The hopeful recipient-to-be assures me he is quite happy with the colour - he probably knows that if he still wants that dark green, he'll be making a trip to the yarn store and dropping serious coin. That free fleece just doesn't seem to want to take the dye very easily despite repeated dunkings. I tested this hypothesis by dyeing some Cheviot roving in the same pot and coming out with great strong colours.  Not sure what kind of fleece would behave in such a belligerent fashion but it behooves one to value process over product - dyeing is not an exact science.   

This morning I made a centre-pull ball out of one skein and swatched for the Cobblestone Pullover from Interweave and scored a home guage on the first try.  

Tuesday, November 11, 2008

Harvest Time

Today a good friend informed me that I hadn't posted since September and I could hardly believe it.  I was determined not to be that kind of a blogger when I started out.  In fact I put off blogging for a long time because I figured that if I wasn't going to keep it up, why bother?  So here I am again with lots of good intentions of doing better from now on. Thanks to Shirley for prodding me. 

Part of my preoccupation this fall has been keeping up with all the falling leaves before they get rained on and turn into immovable sludge.  Raking is great exercise and I like being outdoors when the weather is nice.  It has been a glorious autumn here on the Pacific coast and I hear the same thing from other parts of the globe...a long and beautiful fall season with spectacular colours.  Apparently it's something to do with the kind of weather we had in the summer and early fall that influenced the chemistry that makes for good colour.

The garden is pretty much put to bed for the winter, aside from a bit of clipping here and there. I like to leave the browning plants in place as long as possible for a bit of colour and structure. For the first time in quite awhile, I actually planted vegetables this year.  Usually the vegie garden is a jungle of volunteer leeks and parsley with the odd space hacked out for a bit of lettuce.  This year I mixed all the leftover lettuce seed from other years, added a bit of sand and succession planted 4 inch wide rows on the theory that at least some of the seed would still be viable.  It came up fairly thickly and I used scissors to clip off what I needed when the little leaves were about 4 inches high, leaving the roots in the ground to grow again.  I got about 3 cuttings from each row and didn't have to buy lettuce all summer long.  Of course the lousy summer (cold and rainy) was just perfect for lettuce.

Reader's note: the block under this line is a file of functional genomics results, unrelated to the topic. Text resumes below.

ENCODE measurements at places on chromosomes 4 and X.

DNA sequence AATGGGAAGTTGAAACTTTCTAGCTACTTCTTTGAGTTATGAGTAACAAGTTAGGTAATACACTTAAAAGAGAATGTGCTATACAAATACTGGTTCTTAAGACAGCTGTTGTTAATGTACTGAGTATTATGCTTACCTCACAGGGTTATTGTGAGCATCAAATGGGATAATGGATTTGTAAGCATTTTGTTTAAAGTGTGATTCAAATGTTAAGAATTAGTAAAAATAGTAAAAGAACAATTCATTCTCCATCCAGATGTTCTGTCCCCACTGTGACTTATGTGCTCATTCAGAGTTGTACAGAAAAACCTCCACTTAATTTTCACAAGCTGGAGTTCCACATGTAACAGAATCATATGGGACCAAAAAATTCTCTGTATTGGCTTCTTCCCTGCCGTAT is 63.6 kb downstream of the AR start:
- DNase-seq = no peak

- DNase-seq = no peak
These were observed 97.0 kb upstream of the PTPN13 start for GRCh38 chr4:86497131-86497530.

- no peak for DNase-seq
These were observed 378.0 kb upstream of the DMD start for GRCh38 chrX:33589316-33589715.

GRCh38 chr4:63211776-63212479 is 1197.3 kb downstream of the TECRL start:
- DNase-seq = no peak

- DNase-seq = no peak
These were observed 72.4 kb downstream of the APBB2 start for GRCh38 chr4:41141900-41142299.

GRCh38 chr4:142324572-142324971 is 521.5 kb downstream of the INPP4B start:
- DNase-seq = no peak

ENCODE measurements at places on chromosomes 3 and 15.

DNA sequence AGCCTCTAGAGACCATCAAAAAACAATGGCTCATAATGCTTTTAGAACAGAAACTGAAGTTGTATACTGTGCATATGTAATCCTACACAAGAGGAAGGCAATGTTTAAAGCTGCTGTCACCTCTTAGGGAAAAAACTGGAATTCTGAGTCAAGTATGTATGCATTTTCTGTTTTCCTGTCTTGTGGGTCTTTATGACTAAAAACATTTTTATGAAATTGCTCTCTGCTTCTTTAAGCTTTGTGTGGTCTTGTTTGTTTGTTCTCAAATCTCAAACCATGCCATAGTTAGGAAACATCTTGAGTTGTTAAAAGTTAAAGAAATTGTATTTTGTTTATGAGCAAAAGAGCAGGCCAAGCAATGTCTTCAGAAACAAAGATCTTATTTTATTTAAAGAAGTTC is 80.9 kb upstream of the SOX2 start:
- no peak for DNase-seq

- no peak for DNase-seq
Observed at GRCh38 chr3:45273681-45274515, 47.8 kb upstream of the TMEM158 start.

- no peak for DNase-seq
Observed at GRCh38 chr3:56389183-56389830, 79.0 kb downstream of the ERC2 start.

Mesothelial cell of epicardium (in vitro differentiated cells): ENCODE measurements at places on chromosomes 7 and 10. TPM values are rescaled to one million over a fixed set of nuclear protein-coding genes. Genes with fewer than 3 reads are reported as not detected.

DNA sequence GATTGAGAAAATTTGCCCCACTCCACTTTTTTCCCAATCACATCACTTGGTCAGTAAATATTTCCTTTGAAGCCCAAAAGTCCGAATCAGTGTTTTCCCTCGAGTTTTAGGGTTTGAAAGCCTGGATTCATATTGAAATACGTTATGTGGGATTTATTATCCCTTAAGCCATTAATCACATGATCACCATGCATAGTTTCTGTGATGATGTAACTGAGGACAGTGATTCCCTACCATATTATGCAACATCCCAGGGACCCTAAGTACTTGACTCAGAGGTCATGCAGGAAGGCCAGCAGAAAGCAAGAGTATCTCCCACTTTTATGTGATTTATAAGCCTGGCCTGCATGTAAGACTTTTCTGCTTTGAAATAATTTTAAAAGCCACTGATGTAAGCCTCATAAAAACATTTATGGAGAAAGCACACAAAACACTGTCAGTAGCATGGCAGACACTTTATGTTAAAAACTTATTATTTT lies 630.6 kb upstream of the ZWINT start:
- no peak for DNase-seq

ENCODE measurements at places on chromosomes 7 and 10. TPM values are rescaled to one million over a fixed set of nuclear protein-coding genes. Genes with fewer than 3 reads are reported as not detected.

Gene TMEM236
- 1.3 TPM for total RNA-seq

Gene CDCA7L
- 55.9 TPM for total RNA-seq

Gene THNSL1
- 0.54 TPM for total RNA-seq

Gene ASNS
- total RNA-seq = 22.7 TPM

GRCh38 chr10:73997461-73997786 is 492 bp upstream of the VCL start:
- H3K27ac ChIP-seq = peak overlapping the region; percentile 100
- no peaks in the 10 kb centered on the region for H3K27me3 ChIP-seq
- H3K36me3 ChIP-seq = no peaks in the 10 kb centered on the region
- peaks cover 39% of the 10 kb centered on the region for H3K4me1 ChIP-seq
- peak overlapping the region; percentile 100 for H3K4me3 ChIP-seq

Last spring, my friend Lesley suggested that planting a few potatoes might be a good idea and for added encouragement, she gave me her leftover Yukon Gold seed potatoes.  I bought some red seed potatoes called Caribe to add to the mix and also allowed some volunteers to grow from the fingerling potatoes of a couple of years ago.  And what a crop!...about a bushel of spuds from four little rows and the taste is a different category altogether from the store-bought kind. I'll definitely be doing that again. 

Not a lot of fibre news in this post but be assured, there has been a lot going on...another reason I'm so late with this post.  I finally caved and joined the Victoria Hand Weavers and Spinners Guild so the scope of my obsession now knows no bounds.  Fibre retreats, festivals, distaff days, spinning groups:  I just might be in trouble here.  

Felting and fulling has really hit the mainstream of late.  Last week Susan Forsythe was in town to give a workshop on constructing a vest from felted (accidently or otherwise) sweaters and that same week I saw Martha's latest publication with a big article on making all sorts of gift items from fulled water bottle covers, oven mitts, pot holders, etc.  My vest was only about 25% finished by the end of a very intense day although I'm making good progress with the finishing since then.  I will have photos from the workshop and of the finished articles in a future post.